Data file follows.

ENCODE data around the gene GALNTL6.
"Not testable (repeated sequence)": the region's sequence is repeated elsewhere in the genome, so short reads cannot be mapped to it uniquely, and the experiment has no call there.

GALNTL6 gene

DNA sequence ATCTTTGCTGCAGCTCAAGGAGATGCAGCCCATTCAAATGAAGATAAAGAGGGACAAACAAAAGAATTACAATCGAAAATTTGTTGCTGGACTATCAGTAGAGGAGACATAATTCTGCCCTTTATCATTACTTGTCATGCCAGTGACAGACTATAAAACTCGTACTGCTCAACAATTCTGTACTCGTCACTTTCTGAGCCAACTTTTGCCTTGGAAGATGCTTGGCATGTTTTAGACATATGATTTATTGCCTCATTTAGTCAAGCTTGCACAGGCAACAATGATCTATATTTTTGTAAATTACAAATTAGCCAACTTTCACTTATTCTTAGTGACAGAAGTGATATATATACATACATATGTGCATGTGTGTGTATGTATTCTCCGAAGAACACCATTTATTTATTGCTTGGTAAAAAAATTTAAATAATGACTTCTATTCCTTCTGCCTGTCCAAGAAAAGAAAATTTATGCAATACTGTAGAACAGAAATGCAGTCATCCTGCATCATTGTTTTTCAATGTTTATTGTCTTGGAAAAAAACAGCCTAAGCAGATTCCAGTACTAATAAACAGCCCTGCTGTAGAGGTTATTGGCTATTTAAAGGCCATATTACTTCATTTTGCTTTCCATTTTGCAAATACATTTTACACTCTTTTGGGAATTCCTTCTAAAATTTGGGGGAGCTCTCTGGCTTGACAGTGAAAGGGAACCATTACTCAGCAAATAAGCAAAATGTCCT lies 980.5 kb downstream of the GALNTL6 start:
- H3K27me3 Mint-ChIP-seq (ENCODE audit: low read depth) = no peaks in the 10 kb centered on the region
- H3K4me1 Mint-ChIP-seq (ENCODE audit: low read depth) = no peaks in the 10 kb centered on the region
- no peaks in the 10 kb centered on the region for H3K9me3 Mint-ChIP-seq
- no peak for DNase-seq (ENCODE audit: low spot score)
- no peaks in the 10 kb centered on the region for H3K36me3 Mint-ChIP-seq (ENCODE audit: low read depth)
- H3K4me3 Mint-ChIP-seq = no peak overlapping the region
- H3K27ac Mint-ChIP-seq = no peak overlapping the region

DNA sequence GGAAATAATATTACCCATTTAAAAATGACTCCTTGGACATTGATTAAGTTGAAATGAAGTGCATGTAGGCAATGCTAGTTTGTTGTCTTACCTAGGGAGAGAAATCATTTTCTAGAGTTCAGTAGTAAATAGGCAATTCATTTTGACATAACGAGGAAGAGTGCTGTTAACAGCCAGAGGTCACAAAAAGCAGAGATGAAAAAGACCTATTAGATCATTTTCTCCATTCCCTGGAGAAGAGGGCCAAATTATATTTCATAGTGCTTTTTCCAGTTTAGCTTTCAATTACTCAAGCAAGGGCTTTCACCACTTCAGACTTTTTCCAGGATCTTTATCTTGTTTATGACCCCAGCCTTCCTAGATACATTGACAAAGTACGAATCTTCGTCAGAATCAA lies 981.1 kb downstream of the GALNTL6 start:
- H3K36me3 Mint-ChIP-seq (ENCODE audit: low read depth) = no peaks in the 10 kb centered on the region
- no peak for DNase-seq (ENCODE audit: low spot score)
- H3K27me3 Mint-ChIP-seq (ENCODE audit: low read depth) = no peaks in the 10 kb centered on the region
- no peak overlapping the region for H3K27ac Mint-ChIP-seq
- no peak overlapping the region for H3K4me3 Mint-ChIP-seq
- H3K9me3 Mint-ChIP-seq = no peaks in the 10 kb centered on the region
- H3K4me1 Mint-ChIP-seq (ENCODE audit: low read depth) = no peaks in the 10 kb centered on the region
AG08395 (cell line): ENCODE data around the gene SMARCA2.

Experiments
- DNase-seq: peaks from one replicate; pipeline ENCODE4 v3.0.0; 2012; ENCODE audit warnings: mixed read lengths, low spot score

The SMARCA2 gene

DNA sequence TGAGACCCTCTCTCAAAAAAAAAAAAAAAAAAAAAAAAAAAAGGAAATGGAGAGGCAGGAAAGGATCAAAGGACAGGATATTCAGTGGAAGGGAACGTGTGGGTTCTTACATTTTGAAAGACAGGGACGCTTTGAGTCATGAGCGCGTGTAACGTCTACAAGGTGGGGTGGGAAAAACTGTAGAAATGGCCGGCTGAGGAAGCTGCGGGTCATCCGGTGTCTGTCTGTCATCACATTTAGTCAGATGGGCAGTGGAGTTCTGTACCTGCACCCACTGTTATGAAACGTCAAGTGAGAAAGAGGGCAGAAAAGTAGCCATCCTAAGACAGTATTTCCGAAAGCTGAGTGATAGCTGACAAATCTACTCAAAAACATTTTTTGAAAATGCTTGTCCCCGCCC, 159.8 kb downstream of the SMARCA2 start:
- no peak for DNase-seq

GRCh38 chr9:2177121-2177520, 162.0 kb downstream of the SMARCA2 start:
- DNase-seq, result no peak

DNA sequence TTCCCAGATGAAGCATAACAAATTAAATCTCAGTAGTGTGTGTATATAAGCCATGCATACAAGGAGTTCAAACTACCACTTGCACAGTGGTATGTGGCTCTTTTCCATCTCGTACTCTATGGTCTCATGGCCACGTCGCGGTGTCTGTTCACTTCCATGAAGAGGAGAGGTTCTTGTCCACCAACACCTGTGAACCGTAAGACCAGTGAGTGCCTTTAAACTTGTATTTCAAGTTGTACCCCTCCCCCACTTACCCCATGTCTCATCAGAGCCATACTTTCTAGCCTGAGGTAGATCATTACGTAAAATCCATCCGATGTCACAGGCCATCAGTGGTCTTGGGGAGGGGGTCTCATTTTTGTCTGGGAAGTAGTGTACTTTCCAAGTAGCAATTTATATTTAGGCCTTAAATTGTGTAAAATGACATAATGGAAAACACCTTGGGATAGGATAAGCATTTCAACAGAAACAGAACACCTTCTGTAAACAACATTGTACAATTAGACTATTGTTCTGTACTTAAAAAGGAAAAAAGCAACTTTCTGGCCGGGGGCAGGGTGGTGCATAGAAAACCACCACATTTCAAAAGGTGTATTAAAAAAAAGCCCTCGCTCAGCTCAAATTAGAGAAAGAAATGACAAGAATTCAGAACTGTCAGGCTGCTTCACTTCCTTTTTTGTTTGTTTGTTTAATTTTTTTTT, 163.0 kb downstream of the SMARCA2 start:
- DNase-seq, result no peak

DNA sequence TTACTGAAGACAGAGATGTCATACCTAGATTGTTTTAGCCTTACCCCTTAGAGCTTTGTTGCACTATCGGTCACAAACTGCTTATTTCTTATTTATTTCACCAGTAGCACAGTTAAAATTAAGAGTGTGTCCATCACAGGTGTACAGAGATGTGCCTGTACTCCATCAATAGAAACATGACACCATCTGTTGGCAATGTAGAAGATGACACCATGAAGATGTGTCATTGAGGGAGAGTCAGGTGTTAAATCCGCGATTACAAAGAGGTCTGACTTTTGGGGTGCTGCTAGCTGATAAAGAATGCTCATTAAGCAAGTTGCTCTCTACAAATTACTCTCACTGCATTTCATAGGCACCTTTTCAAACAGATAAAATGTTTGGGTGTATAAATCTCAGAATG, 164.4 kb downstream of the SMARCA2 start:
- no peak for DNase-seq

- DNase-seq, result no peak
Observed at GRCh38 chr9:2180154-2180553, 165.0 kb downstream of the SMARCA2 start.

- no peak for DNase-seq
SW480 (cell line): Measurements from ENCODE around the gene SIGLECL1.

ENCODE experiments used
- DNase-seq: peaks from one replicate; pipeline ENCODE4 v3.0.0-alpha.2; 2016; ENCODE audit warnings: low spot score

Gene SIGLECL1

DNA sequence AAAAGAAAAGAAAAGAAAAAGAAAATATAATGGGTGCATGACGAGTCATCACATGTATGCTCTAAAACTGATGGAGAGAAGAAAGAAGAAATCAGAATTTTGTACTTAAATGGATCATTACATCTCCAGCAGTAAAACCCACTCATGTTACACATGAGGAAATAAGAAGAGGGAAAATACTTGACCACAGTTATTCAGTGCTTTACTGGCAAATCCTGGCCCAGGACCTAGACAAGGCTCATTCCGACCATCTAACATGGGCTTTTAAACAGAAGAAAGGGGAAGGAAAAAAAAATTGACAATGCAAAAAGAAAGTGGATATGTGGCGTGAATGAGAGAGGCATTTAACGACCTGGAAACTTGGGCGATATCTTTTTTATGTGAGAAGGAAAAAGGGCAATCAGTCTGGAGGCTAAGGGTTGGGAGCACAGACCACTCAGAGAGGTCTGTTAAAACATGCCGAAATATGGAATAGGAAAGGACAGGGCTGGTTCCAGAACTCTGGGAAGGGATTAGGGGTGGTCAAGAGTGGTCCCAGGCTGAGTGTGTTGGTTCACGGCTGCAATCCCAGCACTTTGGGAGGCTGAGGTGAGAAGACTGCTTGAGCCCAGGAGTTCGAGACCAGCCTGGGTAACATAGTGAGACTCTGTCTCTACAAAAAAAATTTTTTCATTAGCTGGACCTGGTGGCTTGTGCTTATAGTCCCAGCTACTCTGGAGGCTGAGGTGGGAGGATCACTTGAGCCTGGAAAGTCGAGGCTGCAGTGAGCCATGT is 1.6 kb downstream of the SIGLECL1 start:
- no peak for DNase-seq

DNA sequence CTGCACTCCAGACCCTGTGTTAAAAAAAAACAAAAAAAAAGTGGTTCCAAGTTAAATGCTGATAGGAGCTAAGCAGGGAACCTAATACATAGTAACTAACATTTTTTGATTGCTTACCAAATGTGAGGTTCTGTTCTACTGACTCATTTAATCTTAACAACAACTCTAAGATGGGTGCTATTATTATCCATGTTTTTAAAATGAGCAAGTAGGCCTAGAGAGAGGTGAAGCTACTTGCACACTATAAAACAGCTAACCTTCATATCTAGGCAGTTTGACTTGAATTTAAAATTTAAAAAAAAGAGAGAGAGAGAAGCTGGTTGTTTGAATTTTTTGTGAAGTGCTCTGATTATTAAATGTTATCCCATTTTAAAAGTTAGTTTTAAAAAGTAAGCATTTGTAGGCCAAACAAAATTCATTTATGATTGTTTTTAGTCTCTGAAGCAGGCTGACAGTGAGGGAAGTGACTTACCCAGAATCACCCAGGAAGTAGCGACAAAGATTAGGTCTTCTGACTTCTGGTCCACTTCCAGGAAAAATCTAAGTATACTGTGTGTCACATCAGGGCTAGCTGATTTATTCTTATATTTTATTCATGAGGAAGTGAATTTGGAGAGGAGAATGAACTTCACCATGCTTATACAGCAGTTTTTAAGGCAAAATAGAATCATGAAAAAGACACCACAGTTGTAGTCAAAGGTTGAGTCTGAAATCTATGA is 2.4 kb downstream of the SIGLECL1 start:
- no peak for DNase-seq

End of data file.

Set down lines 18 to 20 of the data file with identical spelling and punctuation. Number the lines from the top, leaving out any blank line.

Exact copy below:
- H3K9me3 Mint-ChIP-seq = no peaks in the 10 kb centered on the region
- H3K4me1 Mint-ChIP-seq (ENCODE audit: low read depth) = no peaks in the 10 kb centered on the region
AG08395 (cell line): ENCODE data around the gene SMARCA2.